In addition to hamburgers, hot dogs, and fireworks during this past week’s Independence Day holiday, one thing you may have enjoyed, if you were very lucky, was the sight of a Bald Eagle – something that would have been very unlikely only a generation ago.
In the minds of most Americans, there is no more conspicuous symbol of freedom than our national bird and U.S. National Emblem, the majestic Bald Eagle or Haliaeetus leucocephalus. Its size, and dark plumage accented with a striking white tail and head (adult birds), yellow eyes, beak and feet, all but guarantee you can’t mistake it for anything else.
While the adult birds are definitely spectacular, the immature birds are mostly mottled with patches of white ranging to nearly all dark brown – still big, but not nearly as majestic. The Bald Eagle is considered by some to be the largest true raptor in North America. A mature female Bald Eagle averages around 12 pounds in weight, about 25 percent heavier than her male counterpart, and has a wingspan of up to seven-and-a-half feet.
Bald Eagles are considered sea eagles unlike the similar-sized Golden Eagle which is a land eagle. The Bald Eagle is much larger than the Turkey Vulture. In flight the Bald Eagle soars with its wings flat, like a board, while the Turkey Vulture soars with its wings upward in slight “V” as seen from head-on or from behind. They make gigantic nests, perhaps the largest made by any bird, generally in dead trees.
Most of their diet consists of fish that they catch, find floating, or steal from other birds. They have few predators, with the big exception of humans.
In Ohio, the marshes in the western Lake Erie basin comprise the Bald Eagles’ stronghold, but they can also be found more and more frequently throughout the state, particularly in winter.
Today the Bald Eagle can be found in every U.S. state with the exception of Hawaii, and throughout most of Canada and northern Mexico, and even far eastern Russia, but just a few decades ago there were many who thought they were going to be extirpated from the United States, or even go extinct.
In the early 1800s the Bald Eagle population was estimated at up to a half-million birds, but by the 1950s that population had plummeted to only a few hundred breeding pairs in the lower 48 states – largely due to pesticides, habitat loss, lead poisoning, and legal and illegal shooting (according to the U.S. Fish and Wildlife Service). The Bald Eagle was declared endangered in 1967, and the pesticide DDT was banned in the U.S. in 1972 and in Canada in 1989.
Humans almost drove the Bald Eagle into extinction, and humans also brought it back, but still the Bald Eagle’s biggest predator is human activity, oftentimes intentionally through shooting or accidentally through wire and automobile strikes. The wind electric generation industry kills a number of Bald Eagles annually, although the exact number killed seems to depend upon how one feels about windmills. For the record, in 2016 the same Federal government represented by the Bald Eagle permitted the industry to kill up to 126,000 Bald Eagles (or 4,200 Bald Eagles per year for up to 30 years). In fairness to the wind electric generating industry, they are apparently attempting to reduce the number of bird and bat strikes.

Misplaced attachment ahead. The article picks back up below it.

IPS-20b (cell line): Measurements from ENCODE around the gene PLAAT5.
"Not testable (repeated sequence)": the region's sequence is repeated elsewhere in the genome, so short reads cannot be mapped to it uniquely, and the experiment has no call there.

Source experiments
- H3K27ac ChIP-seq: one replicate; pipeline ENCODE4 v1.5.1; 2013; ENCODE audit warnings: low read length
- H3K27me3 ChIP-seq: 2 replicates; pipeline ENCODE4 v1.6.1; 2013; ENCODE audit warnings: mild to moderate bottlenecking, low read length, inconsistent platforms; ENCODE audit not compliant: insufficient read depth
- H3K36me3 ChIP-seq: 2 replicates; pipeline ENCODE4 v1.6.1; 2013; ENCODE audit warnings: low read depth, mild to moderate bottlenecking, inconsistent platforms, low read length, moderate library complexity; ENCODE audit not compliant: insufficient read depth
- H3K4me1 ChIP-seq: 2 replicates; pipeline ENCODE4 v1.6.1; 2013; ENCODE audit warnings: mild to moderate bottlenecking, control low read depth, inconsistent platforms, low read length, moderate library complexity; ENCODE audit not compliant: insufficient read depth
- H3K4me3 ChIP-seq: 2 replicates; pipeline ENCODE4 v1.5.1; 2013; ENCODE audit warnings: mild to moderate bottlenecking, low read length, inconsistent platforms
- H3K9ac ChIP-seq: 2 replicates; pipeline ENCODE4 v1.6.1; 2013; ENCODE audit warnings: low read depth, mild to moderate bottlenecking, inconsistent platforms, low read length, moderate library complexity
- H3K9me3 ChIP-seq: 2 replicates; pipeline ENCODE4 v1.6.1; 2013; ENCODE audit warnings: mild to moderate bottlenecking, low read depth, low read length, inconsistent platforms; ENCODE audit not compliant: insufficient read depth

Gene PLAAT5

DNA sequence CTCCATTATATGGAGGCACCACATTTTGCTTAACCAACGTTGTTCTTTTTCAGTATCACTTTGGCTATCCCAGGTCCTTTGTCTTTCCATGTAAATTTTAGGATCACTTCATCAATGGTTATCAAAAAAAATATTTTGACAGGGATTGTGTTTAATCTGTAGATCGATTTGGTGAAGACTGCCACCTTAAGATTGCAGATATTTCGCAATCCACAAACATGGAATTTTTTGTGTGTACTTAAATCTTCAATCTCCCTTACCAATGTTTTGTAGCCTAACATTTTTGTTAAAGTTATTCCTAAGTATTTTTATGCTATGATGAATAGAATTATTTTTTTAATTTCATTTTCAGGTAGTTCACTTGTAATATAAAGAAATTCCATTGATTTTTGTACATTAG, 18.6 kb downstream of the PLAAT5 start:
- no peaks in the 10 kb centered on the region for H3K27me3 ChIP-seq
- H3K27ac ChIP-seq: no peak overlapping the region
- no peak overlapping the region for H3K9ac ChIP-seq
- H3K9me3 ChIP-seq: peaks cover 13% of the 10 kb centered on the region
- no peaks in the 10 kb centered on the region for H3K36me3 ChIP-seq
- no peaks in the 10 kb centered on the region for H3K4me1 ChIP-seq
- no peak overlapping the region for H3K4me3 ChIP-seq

In one of the greatest comeback stories ever, the Bald Eagle was removed from the List of Endangered and Threatened Wildlife in the lower 48 states in June, 2007, and is today considered a species of “least concern” by the International Union for Conservation of Nature. However they are still protected under several laws including the Bald and Golden Eagle Protection Act of 1940, the Migratory Bird Treaty Act of 1918 between the U.S., Canada, Mexico, and Russia, and the Lacy Act of 1900 which makes it a Federal offense to take, possess, transport, sell, import, or export their nests, eggs and parts.
Bald eagle populations have soared in Ohio. In 1979 the Ohio Division of Wildlife counted only four breeding pairs in the state, and in 2017 there were 221 breeding pairs that produced an estimated 230 young. The fewer-than-500 breeding pairs reported in the lower 48 states by the USFWS in the early 1950s had grown into more than 9,700 breeding pairs in 2007.
The first time I saw a Bald Eagle in the wild was about 15 years ago at a wildlife area near Sandusky Bay, and my first local sighting was perhaps eight years ago at the old Meigs Mine impoundments in the western end of the county. I have also seen them along the Ohio River near Long Bottom, Minersville, and Ravenswood, W.Va. Another Bald Eagle occasionally hangs out near the mouth of Kyger Creek in Gallia County.
If you haven’t seen one of these awesome symbols of freedom in your area, just keep your eyes to the skies, because someday soon you just might!
Jim Freeman is the wildlife specialist for the Meigs Soil and Water Conservation District. He can be contacted weekdays at 740-992-4282 or at firstname.lastname@example.org